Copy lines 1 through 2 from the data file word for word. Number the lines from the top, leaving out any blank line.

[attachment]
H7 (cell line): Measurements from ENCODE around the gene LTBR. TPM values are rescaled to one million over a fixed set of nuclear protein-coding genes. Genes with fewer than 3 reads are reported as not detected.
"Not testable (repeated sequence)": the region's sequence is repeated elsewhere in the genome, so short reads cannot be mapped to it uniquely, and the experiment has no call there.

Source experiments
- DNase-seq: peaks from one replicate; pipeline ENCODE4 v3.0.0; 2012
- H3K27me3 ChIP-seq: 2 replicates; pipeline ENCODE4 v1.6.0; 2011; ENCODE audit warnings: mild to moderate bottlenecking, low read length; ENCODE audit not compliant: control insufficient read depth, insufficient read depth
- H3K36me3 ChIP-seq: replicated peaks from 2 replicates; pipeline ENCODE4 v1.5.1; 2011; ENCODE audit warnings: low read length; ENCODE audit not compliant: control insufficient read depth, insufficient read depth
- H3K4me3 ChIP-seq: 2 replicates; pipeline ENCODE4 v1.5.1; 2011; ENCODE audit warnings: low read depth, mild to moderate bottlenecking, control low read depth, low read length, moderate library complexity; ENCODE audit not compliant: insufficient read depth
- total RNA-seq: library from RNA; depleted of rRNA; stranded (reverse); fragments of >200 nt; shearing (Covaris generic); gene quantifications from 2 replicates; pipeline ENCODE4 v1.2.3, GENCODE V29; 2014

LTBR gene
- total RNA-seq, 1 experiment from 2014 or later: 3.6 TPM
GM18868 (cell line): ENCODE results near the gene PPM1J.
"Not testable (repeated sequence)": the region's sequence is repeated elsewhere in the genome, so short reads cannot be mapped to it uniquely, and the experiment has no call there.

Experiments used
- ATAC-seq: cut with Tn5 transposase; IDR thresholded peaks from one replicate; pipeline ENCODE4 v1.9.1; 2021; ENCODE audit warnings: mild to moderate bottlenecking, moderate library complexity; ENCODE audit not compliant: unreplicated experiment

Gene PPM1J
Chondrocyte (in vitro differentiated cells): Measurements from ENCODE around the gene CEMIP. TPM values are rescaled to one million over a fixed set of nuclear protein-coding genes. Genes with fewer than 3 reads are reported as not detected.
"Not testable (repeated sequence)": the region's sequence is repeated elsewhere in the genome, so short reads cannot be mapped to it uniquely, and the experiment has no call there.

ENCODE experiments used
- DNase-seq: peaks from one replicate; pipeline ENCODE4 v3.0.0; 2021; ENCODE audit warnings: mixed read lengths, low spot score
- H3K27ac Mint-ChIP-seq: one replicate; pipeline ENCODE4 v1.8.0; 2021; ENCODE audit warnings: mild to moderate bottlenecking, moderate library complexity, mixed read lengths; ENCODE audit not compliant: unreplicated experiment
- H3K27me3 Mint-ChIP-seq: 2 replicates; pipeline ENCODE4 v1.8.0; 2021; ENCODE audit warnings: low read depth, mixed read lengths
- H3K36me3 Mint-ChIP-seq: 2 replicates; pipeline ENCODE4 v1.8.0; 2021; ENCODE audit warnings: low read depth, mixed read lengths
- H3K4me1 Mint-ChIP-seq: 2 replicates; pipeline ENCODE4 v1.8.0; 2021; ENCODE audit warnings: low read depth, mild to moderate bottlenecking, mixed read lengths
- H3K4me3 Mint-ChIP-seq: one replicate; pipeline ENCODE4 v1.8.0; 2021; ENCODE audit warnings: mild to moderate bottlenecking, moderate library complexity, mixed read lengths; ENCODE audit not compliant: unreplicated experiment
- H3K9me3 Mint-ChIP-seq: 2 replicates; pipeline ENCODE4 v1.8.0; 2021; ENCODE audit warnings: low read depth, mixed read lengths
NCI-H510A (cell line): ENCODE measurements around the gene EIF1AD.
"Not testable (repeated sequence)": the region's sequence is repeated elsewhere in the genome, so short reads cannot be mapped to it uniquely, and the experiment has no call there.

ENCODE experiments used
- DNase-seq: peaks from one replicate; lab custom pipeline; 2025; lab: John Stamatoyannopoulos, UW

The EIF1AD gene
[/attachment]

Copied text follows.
H7 (cell line): Measurements from ENCODE around the gene LTBR. TPM values are rescaled to one million over a fixed set of nuclear protein-coding genes. Genes with fewer than 3 reads are reported as not detected.
"Not testable (repeated sequence)": the region's sequence is repeated elsewhere in the genome, so short reads cannot be mapped to it uniquely, and the experiment has no call there.